Ex Parte Birdsley

Annotate this Case

65 N.W.2d 328 (1954)

159 Neb. 74

Ex parte BIRDSLEY. BIRDSLEY v. KELLEY.

No. 33548.

Supreme Court of Nebraska.

July 9, 1954.

Fred C. Kiechel, Auburn, Clarence S. Beck, Atty. Gen., Robert A. Nelson, Asst. Atty. Gen., for appellant.

Dwight Griffiths, Auburn, Robert S. Finn, Tecumseh, for appellee.

Heard before SIMMONS, C. J., and CARTER, MESSMORE, YEAGER, CHAPPELL, WENKE, and BOSLAUGH, JJ.

YEAGER, Justice.

This is an action wherein William Birdsley filed an application for a writ of habeas corpus against George F. Kelley, sheriff of Nemaha County, Nebraska, respondent, wherein the applicant charged that he was unlawfully restrained of his liberty. The writ was allowed and the applicant was ordered discharged. From the order allowing *329 the writ and discharging the applicant from custody the respondent has appealed. The respondent is appellant and the applicant is appellee.

The basic facts are that on December 1, 1953, a criminal complaint was filed in the county court of Nemaha County, Nebraska, charging that the appellee on September 19, 1953, in Nemaha County, Nebraska, caused the death of Alvin Carl Steffens and Dale Bize while he was engaged in the unlawful operation of a motor vehicle and that thereby he was guilty of motor vehicle homicide.

A preliminary examination was held on the charge, at the conclusion of which appellee was held to the district court for trial, and for failure to enter into the recognizance required of him he was committed to the county jail and to the custody of appellant to await trial.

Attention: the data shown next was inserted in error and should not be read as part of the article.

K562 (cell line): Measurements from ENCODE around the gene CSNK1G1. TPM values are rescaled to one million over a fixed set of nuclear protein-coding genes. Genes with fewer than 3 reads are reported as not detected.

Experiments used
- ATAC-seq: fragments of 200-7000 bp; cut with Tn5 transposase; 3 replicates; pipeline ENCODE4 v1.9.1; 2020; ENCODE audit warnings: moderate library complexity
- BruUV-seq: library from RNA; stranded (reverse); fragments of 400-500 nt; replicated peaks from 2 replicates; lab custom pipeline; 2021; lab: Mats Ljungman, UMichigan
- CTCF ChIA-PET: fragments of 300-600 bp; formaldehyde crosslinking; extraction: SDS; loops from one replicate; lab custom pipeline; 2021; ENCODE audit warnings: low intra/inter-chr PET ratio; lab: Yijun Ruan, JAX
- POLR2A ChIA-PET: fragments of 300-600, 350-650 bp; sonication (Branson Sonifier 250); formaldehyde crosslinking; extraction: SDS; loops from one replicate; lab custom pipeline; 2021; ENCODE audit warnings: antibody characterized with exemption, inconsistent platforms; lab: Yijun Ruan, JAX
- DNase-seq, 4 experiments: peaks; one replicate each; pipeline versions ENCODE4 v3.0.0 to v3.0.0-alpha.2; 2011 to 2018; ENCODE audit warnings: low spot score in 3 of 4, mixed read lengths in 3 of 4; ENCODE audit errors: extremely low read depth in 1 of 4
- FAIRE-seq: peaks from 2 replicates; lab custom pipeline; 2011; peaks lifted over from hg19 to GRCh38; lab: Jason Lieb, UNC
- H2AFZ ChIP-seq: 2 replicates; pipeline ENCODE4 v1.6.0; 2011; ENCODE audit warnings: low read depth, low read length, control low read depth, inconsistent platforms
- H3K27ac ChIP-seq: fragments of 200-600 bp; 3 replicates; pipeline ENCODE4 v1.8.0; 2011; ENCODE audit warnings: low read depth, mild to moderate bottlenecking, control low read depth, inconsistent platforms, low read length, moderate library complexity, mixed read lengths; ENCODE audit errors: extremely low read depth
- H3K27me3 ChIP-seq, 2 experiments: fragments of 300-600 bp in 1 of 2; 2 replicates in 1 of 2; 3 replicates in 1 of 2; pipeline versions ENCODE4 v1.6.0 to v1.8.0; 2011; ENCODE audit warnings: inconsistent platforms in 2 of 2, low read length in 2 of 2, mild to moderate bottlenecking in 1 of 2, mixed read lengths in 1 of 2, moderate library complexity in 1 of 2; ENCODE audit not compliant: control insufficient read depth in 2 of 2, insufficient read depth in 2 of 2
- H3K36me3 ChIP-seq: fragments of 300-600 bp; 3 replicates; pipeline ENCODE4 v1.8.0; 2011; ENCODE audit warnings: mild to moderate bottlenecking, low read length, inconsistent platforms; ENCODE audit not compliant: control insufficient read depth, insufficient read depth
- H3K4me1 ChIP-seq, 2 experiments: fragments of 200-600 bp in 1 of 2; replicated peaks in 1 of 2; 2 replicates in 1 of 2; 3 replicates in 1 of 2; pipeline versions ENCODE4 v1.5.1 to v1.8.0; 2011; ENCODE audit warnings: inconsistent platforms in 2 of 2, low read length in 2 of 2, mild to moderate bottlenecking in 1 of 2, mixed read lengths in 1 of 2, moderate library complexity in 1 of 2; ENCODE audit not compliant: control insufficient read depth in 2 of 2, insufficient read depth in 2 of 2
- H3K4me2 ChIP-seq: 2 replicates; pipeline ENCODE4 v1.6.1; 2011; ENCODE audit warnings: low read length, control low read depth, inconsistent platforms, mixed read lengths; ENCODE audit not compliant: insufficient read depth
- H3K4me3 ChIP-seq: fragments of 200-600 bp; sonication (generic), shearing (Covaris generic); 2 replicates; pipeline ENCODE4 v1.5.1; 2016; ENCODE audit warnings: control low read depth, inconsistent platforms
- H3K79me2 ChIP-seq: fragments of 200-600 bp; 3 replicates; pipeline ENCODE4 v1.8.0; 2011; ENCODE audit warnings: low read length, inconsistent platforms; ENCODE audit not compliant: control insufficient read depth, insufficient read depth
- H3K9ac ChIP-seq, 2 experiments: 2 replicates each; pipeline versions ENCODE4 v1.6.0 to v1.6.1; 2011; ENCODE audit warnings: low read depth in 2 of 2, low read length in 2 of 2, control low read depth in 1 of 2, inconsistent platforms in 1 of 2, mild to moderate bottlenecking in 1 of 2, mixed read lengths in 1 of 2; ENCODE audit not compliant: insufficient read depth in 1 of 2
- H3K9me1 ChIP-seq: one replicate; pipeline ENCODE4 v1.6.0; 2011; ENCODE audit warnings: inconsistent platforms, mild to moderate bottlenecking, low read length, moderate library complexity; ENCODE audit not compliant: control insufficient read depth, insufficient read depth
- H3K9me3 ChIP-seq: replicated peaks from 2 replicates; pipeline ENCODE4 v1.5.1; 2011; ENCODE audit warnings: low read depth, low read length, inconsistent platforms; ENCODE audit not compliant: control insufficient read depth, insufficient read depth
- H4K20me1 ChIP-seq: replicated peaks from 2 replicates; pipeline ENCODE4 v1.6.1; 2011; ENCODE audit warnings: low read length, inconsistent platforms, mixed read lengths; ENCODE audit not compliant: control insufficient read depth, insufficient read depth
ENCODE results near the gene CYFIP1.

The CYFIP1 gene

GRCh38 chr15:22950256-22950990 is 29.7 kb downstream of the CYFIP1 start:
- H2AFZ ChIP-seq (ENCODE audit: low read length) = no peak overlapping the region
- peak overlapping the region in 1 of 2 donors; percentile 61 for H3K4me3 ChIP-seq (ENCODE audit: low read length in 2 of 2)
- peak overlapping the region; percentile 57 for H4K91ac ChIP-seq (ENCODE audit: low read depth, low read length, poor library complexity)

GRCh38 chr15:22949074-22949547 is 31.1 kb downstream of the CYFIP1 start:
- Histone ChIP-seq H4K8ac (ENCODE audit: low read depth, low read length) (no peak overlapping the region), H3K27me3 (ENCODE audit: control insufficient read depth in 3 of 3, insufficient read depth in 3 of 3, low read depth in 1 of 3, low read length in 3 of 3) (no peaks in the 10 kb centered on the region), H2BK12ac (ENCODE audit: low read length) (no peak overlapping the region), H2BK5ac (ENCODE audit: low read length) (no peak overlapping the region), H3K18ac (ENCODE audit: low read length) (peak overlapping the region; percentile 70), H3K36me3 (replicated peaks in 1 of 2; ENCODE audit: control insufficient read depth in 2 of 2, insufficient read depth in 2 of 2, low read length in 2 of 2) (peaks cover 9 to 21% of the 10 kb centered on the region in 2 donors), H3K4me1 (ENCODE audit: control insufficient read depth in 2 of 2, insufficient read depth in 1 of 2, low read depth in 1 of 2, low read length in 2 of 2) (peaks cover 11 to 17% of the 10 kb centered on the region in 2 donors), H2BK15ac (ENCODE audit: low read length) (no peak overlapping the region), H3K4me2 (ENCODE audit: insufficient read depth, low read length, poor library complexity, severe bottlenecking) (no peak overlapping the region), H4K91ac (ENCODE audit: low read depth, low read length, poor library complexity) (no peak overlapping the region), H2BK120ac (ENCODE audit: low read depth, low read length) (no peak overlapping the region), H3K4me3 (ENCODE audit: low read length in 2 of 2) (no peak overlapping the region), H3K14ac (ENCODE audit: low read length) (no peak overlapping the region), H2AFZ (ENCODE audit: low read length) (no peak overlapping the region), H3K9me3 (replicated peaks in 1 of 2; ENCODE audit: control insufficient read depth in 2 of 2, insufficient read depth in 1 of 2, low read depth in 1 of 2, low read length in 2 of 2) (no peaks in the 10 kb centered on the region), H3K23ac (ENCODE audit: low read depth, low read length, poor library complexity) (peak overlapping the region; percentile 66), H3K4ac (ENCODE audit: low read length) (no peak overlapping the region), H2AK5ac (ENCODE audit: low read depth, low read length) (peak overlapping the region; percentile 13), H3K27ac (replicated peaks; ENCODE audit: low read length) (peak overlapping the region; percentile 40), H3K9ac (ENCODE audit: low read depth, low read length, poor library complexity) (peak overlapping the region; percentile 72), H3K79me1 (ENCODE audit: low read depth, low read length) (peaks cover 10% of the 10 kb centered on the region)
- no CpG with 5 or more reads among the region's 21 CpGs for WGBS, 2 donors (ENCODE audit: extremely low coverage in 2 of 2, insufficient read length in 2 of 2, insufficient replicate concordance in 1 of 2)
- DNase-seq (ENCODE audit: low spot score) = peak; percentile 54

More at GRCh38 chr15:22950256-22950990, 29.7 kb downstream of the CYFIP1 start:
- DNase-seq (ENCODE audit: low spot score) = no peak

After thus being committed the appellee filed his application for writ of habeas corpus. The basis of his claim for a writ is his contention that the evidence adduced at the preliminary examination was insufficient to show that the crime charged had been committed and was further insufficient to show that if the crime charged was committed that it was probably committed by the appellee.

The controlling legal principles are well settled and require statement only herein.

It is the rule in this jurisdiction that the sufficiency of the evidence adduced at a preliminary examination to hold an accused to answer for a crime with which he has been charged may be raised and tried in habeas corpus proceedings. Jahnke v. State, 68 Neb. 154, 94 N.W. 158, 104 N.W. 154; State ex rel. Flippin v. Sievers, 102 Neb. 611, 168 N.W. 99.

In such a proceeding if the evidence shows that an offense has been committed and there is testimony tending to show that the accused committed the offense, the court will not weigh the evidence further to see whether or not it is sufficient to sustain the charge. Jahnke v. State, supra; State ex rel. Flippin v. Sievers, supra.

In the light of these rules the district court examined the evidence adduced at the preliminary hearing and came to the conclusion and adjudicated that this evidence was insufficient upon which to hold appellee to the district court for trial. It is from this conclusion and adjudication that the appeal herein is taken. This requires an examination and review of the evidence.